The people of Northern Ireland may well vote for their own assembly today, but the consequences will be enormous for everyone in these islands. Brendan O'Leary explains just how radical the agreement really is.
Predictions are always tricky but I am confident that the British-Irish Agreement will be endorsed in the two referendums held today. The agreement requires majority support in both the North and the South of Ireland to come into force, but its survival probably requires a 64 per cent "Yes" vote in the North. The agreement will be backed by almost all nationalists in the North, who make up 40 per cent of voters, but to work its institutions need to be actively supported by 40 per cent of non-nationalists, in other words, 24 per cent of the other voters.
The problem is that if the agreement fails to win enough backing from unionists, hard-liners in Ian Paisley's Democratic Unionist Party and dissidents in David Trimble's Ulster Unionist Party will have enough strength in the assembly elections, due to take place four weeks from today, to prevent the assembly completing its work on North-South institutions. That would kill the agreement. So a figure below 64 per cent in the North will spell serious difficulties ahead. It is possible too to predict what the likely vote shares will be in the assembly elections. According to my calculations, unionists will take 56 of the 108 seats; the nationalists will take 44. Breaking it down by party gives the UUP 29 seats, the DUP 22, the UKUP three, the Progressive Unionist Party two, the Alliance eight, the SDLP 25 and Sinn Fein 19.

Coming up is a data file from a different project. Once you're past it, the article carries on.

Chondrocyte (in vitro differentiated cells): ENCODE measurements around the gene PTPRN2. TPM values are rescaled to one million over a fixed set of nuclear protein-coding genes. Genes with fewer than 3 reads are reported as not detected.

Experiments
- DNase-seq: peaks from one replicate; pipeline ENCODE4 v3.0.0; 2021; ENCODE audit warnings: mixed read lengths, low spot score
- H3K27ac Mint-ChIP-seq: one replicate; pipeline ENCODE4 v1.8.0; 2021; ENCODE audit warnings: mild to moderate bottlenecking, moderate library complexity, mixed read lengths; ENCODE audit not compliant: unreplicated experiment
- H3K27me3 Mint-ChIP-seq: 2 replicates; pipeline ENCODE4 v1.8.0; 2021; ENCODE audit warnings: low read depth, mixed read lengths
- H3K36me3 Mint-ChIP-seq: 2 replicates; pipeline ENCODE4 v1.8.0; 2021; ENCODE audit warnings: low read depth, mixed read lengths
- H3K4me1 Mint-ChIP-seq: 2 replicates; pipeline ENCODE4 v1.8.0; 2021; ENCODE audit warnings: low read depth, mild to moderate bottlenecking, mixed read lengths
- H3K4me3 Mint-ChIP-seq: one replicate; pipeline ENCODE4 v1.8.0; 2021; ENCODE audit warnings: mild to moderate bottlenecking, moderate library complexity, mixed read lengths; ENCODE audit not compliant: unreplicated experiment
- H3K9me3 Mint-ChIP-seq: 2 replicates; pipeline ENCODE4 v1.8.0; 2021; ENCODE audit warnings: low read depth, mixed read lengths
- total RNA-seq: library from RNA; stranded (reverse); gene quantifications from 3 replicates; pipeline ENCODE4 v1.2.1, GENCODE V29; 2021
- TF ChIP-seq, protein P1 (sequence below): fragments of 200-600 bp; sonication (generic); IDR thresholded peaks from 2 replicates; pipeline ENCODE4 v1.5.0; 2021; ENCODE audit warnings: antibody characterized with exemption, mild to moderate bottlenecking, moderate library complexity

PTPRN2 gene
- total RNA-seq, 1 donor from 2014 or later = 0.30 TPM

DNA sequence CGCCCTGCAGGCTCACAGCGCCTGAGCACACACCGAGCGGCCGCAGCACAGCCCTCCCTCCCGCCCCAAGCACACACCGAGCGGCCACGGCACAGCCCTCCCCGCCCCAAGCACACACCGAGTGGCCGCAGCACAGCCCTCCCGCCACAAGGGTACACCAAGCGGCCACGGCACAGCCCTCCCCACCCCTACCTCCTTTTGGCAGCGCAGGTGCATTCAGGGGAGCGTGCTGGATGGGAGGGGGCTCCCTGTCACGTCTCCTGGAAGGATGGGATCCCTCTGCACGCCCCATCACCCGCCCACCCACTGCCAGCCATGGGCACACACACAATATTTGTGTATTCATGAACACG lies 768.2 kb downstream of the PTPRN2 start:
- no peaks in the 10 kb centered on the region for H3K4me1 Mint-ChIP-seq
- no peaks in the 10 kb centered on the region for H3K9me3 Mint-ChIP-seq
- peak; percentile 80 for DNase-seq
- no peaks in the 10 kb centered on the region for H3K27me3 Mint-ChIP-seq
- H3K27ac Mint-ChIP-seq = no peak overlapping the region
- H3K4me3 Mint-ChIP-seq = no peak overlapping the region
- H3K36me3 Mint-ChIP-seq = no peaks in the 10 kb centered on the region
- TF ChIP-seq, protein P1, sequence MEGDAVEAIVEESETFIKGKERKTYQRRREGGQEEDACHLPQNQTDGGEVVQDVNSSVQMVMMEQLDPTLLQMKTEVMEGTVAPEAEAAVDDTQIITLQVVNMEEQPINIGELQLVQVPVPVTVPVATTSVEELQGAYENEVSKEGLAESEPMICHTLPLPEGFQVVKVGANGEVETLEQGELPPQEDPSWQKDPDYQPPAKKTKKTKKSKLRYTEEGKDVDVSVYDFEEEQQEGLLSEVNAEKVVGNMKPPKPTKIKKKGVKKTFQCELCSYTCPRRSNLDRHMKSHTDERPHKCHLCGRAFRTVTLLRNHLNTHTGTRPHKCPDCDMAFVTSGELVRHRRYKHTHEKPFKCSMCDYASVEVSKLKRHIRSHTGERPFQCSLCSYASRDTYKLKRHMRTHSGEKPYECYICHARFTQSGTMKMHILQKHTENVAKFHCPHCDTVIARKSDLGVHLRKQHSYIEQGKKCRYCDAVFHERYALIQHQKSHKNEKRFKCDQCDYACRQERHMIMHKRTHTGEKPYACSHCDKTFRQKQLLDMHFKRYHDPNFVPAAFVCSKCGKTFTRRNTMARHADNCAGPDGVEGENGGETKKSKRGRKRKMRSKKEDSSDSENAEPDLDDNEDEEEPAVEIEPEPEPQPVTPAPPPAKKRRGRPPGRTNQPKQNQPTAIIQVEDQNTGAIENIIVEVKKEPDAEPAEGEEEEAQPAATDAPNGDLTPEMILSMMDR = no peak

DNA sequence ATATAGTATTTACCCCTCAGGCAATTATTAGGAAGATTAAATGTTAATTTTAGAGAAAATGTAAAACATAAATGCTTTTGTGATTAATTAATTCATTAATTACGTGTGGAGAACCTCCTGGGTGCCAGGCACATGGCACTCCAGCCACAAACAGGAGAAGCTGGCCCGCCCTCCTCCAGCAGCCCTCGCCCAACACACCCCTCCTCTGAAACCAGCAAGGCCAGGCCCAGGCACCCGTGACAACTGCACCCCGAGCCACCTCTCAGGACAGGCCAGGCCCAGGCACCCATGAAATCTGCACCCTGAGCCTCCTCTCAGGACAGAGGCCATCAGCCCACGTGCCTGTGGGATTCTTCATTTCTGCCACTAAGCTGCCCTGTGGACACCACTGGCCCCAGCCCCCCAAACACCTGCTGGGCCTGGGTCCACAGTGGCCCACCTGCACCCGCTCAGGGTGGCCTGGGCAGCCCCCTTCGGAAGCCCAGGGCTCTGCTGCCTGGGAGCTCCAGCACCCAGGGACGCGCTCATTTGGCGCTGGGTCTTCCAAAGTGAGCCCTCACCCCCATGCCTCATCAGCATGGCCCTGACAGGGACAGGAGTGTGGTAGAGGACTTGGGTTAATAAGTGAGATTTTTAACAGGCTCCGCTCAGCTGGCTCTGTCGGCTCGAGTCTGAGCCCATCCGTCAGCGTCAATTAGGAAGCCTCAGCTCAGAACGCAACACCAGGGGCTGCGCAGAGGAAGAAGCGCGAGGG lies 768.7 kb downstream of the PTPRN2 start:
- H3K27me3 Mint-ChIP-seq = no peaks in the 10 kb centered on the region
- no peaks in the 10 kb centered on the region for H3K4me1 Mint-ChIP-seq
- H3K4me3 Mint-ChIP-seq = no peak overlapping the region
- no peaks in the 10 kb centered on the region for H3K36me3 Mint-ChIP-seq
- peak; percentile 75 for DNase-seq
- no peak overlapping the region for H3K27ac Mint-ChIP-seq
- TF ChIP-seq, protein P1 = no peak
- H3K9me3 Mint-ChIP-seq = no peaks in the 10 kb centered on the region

If these projections are close to the mark there will be enough support for the agreement's institutions to operate. The agreement will establish an assembly, in which all members must register as unionist, nationalist or other. It will have a power-sharing executive, presided over by a first and deputy first minister who have different titles but identical powers. One unionist and one nationalist will be elected by cross-community procedures that require the candidates to be acceptable to at least 40 per cent of the other bloc's members. So even if Gerry Adams leads Sinn Fein into surpassing John Hume's SDLP in seats won, unionists will be able to block Adams's nomination as deputy first minister.
Other ministerial posts will be allocated to parties in proportion to their strength in the assembly. Ministers will take a pledge of office requiring them to follow exclusively peaceful and democratic politics, to participate in preparing a programme of government and to follow the assembly's decisions. The duties of office include a requirement to serve all the people equally and to prevent discrimination.
The assembly is to be elected by proportional representation, using the single transferable vote, that will enable voters to transfer their lower order preferences to pro-agreement candidates and parties. The executive is to be proportional, but so too are other institutions. The agreement envisages a representative police service, a non-discriminatory civil service and vigorous fair employment throughout the public and private sectors.